sa moves up world rankings

Brendan Boyle

Brendan Boyle

South Africa has reversed a slide in international competitiveness and inched up from last year's 53rd place to 48th, behind Turkey, Mexico and Hungary.

The Swiss-based International Institute for Management Development's (IMD) annual competitiveness year book ranks 57 countries on the basis of hard numbers and investor perceptions.

The United States retained its top ranking ahead of free-market bastions Hong Kong, Singapore and Switzerland, but SA overtook countries including Russia, Italy, Greece and Argentina to edge back into the top 50.

The ranking is based on 329 criteria, of which two thirds are hard data and the rest surveyed perceptions. It lists South Africa's top challenges as:

l Protecting the poor;

l Building capacity for long-term growth by accelerating investment spending;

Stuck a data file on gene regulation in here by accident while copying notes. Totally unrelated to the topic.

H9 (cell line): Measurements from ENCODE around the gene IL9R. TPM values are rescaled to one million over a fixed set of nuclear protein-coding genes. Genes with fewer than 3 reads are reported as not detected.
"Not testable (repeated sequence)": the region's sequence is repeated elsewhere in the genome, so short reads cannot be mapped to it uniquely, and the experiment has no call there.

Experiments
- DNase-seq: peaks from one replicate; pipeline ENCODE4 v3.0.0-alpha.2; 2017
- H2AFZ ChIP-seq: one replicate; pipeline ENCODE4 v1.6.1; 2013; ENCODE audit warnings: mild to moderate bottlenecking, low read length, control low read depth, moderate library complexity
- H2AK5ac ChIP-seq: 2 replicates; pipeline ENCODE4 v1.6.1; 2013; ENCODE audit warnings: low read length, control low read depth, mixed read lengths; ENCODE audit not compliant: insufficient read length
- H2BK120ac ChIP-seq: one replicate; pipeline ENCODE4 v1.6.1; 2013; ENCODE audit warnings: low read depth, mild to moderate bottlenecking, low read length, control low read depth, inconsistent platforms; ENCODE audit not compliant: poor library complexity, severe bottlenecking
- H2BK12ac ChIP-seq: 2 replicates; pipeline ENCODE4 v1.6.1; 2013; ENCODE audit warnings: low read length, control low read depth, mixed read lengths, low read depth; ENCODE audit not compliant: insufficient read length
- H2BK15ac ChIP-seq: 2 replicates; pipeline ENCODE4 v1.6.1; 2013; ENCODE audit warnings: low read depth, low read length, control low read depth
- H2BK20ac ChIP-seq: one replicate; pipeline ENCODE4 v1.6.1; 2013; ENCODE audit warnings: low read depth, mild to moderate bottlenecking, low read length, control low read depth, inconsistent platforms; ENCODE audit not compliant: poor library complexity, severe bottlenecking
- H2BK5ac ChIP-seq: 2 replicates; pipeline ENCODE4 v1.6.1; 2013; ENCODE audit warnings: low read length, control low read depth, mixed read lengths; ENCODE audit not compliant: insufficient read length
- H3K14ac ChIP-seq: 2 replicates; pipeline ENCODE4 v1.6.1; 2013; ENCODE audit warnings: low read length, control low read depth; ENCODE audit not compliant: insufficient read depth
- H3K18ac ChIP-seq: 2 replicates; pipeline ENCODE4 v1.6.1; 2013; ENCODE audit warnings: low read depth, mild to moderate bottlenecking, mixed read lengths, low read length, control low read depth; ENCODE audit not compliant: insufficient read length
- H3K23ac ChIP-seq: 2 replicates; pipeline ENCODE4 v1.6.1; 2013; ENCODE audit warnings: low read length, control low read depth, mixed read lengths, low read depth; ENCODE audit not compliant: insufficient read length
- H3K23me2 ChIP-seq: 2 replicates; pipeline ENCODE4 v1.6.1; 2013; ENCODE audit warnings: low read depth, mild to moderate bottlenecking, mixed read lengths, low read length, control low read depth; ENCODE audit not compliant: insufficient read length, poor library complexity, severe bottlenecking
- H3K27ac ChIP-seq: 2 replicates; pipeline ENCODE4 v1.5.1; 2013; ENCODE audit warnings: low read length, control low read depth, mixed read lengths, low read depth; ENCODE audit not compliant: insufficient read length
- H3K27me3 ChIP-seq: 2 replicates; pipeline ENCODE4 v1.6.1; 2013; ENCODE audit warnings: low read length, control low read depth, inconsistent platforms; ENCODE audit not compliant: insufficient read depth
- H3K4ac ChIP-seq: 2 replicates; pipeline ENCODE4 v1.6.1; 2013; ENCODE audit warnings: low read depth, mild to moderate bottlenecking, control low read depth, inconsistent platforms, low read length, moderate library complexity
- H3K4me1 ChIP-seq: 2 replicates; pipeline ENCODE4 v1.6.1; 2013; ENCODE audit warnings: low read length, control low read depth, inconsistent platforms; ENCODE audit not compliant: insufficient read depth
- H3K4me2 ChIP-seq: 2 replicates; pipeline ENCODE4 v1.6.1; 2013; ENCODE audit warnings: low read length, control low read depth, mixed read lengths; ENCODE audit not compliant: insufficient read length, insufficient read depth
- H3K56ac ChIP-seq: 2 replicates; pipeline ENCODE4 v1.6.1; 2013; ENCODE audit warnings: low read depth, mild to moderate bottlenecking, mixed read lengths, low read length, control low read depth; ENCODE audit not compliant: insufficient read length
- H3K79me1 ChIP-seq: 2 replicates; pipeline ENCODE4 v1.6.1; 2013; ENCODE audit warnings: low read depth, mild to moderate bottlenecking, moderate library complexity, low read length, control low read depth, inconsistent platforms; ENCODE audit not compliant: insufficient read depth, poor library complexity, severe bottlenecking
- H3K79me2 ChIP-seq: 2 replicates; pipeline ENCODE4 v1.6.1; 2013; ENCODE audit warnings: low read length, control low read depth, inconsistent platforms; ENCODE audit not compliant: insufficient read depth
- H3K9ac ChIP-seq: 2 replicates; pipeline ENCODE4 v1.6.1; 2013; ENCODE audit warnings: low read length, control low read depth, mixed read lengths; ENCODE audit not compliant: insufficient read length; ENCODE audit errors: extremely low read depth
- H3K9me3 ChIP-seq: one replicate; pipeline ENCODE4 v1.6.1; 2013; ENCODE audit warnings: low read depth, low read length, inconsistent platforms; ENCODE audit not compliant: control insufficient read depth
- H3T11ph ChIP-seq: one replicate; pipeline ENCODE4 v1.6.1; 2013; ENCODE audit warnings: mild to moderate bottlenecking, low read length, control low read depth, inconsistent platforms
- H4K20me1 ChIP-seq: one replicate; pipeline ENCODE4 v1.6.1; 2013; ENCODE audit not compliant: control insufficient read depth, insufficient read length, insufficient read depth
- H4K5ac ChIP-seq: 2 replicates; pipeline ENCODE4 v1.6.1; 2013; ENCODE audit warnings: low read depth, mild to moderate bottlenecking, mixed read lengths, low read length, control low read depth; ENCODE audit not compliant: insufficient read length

l Sustaining employment growth and expanding training opportunities;

l Addressing sectorial barriers to growth and investment; and

l Maintaining a sustainable debt level.

SA ranks among the top five countries on issues including electricity price and supply, systemic financial risk and tax compliancy and at or near the bottom on unemployment, labour market rigidity, personal security and exchange rate stability.

In the IMD's parallel stress test, which measures vulnerability and was also released this week, Denmark comes out tops and the US crashes to 28th place.

This is way below European and Asian giants as well as China, Israel and even Kazakhstan. SA is ranked at position 45th.

The stress test measures 20 criteria ranging from economic forecasts to existing corporate values and perceptions of political stability to predict a country's ability to capitalise on improving conditions.

"The stress test shows that smaller nations, which are export-oriented, resilient and with stable socio-political environments, are better equipped to benefit immediately from the recovery," the IMD said in an analysis of the results.

IMD executive director Stephane Garelli said the US would lead the global recovery, but cautioned that inflation would pose a renewed threat as soon as markets begin to work again.